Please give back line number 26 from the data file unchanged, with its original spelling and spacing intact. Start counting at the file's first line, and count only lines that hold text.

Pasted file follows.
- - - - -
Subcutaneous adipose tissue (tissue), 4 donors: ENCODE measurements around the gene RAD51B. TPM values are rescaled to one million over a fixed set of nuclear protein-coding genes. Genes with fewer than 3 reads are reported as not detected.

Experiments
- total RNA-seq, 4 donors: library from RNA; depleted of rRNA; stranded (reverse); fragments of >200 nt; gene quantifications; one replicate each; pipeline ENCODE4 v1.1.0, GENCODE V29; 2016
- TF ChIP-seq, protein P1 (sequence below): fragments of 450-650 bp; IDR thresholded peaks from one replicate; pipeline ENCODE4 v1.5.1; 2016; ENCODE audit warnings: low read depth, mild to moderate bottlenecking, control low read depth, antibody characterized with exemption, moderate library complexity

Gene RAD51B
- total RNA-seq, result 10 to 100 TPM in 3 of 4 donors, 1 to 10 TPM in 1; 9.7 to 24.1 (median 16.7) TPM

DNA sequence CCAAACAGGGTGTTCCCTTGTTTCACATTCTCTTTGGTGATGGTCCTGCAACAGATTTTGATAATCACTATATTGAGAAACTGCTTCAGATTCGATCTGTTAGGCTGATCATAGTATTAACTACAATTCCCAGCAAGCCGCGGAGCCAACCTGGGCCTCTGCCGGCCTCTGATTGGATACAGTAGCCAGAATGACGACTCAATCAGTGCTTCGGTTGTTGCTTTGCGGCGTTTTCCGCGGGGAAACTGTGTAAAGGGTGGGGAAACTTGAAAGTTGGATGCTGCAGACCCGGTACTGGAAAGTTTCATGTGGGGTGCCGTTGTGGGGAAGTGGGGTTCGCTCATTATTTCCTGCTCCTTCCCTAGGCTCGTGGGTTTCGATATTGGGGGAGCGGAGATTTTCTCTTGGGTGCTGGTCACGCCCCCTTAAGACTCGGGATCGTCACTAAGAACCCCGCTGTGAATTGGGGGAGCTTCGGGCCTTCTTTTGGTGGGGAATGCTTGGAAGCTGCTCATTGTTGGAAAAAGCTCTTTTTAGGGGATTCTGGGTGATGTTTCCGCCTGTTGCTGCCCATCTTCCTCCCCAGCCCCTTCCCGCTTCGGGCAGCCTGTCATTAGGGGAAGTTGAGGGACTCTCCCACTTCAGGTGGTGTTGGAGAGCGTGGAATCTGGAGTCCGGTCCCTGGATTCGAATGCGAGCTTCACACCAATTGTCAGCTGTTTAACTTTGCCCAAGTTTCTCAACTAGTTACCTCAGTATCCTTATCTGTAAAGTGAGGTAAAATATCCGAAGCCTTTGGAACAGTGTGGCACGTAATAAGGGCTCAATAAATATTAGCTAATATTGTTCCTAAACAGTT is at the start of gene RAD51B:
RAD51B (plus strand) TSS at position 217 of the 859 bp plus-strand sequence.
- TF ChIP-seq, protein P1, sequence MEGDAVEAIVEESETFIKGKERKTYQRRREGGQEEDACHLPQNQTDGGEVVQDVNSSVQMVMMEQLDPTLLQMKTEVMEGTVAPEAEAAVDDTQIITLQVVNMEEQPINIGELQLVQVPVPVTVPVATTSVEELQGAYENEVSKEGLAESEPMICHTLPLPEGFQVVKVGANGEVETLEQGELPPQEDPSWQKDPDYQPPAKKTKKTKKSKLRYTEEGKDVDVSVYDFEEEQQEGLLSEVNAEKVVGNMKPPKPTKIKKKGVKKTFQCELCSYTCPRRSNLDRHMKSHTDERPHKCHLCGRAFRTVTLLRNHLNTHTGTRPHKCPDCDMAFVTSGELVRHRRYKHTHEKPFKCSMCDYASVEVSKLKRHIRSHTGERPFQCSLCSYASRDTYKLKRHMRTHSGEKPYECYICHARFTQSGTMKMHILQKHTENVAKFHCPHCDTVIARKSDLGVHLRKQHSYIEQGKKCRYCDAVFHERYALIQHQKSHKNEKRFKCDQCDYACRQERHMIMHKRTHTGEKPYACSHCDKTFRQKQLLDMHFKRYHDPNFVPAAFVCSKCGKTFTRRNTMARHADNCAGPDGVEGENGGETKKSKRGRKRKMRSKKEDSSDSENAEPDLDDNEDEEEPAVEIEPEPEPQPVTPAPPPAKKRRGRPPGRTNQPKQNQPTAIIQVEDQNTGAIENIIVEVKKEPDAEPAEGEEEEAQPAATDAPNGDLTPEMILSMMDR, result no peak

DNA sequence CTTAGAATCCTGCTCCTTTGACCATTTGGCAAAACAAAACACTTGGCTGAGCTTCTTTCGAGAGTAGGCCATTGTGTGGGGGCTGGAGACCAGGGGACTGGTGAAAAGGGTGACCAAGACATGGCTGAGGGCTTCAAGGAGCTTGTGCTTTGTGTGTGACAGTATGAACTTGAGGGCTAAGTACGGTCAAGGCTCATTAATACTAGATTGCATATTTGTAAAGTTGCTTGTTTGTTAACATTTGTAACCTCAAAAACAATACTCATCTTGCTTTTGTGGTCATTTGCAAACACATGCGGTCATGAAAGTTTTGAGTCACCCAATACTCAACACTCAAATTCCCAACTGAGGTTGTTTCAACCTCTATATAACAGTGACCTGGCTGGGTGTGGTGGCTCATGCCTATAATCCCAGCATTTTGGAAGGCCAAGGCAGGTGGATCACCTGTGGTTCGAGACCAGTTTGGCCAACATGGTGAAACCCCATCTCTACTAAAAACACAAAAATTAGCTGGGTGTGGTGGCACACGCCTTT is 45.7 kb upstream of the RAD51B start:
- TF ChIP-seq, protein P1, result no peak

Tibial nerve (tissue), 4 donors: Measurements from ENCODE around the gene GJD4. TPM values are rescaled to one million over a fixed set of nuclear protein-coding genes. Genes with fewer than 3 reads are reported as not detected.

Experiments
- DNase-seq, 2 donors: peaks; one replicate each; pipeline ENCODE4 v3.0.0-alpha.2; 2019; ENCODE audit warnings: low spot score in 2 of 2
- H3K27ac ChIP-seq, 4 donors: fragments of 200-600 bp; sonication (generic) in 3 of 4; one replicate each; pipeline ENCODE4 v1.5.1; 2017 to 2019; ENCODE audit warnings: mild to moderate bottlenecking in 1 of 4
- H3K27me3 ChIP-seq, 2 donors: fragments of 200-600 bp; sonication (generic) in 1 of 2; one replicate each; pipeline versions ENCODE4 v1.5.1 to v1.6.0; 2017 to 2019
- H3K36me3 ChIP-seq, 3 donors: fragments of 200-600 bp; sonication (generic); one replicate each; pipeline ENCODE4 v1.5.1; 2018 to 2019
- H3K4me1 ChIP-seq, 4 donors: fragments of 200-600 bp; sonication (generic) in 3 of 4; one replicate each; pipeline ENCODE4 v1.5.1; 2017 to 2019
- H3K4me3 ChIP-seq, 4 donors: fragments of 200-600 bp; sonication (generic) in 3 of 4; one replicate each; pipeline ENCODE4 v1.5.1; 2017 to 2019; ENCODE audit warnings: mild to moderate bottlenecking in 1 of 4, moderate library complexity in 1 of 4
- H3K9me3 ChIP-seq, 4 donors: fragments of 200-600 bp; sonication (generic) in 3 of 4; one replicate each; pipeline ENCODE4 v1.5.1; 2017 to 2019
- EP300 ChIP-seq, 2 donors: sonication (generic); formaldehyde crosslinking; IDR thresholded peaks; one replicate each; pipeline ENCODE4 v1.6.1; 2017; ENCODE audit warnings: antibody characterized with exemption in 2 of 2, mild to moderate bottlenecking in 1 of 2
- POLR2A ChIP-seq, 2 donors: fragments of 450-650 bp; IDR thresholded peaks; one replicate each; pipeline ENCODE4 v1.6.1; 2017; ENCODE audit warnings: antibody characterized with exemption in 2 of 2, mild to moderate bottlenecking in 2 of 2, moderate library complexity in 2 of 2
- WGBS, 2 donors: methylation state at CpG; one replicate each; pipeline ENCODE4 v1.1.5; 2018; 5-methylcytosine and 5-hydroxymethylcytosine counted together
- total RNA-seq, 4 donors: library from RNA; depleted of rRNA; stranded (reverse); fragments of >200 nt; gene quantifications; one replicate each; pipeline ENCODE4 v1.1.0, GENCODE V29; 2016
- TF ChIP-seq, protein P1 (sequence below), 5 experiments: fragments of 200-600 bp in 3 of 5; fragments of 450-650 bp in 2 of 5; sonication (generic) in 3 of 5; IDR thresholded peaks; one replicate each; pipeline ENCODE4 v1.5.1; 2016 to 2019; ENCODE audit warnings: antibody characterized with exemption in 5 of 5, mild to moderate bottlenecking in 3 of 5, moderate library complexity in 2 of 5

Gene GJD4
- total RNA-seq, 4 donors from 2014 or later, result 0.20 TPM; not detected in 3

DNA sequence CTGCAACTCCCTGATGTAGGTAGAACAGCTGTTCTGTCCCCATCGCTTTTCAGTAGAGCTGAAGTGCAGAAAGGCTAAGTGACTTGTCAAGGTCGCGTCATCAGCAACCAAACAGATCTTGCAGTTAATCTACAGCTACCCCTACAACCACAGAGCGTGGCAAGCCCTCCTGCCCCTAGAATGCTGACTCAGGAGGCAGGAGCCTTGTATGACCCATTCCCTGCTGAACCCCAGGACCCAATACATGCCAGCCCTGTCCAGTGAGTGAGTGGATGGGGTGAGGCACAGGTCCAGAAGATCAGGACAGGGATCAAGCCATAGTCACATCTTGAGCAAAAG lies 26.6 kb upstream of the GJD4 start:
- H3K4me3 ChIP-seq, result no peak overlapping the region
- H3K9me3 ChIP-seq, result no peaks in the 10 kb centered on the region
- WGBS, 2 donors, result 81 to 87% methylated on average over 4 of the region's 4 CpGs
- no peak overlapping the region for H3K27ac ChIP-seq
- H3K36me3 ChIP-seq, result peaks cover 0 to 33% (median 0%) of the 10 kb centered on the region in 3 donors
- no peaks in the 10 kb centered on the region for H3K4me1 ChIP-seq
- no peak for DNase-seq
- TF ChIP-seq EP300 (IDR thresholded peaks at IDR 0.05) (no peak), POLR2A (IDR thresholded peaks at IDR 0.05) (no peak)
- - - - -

Gene GJD4